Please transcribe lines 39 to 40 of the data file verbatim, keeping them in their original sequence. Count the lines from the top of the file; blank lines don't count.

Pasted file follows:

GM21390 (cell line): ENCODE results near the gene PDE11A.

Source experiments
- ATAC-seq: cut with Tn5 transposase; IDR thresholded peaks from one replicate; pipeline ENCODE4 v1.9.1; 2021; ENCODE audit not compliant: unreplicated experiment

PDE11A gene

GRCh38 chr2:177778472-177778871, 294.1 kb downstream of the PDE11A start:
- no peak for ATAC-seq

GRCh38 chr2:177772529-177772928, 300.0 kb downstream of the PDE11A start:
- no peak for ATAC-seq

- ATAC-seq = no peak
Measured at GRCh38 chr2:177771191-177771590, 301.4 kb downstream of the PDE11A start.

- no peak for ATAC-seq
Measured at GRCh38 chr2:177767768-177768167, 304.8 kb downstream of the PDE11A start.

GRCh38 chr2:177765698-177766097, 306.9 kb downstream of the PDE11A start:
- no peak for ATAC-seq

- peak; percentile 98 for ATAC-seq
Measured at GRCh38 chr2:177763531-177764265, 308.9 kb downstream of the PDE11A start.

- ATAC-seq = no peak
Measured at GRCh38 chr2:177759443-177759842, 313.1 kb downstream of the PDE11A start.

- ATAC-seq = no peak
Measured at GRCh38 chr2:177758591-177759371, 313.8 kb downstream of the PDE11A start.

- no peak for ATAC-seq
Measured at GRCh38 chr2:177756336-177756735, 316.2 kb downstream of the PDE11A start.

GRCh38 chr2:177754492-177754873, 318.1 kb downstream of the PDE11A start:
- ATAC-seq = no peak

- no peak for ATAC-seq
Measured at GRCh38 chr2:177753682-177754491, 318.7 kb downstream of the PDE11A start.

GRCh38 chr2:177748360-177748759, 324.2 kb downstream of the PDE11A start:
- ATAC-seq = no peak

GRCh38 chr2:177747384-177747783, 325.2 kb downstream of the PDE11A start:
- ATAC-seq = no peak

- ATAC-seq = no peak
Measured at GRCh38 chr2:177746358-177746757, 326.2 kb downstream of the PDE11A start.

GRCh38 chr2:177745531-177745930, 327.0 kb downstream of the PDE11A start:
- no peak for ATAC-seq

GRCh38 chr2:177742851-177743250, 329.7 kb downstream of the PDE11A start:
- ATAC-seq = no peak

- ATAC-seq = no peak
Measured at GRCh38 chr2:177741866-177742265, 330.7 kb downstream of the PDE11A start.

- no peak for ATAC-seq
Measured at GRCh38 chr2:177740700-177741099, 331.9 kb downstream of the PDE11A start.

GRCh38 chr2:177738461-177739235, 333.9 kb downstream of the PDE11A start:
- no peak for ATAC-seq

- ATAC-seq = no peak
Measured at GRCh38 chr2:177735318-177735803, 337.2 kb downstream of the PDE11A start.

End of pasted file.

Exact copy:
- no peak for ATAC-seq
Measured at GRCh38 chr2:177740700-177741099, 331.9 kb downstream of the PDE11A start.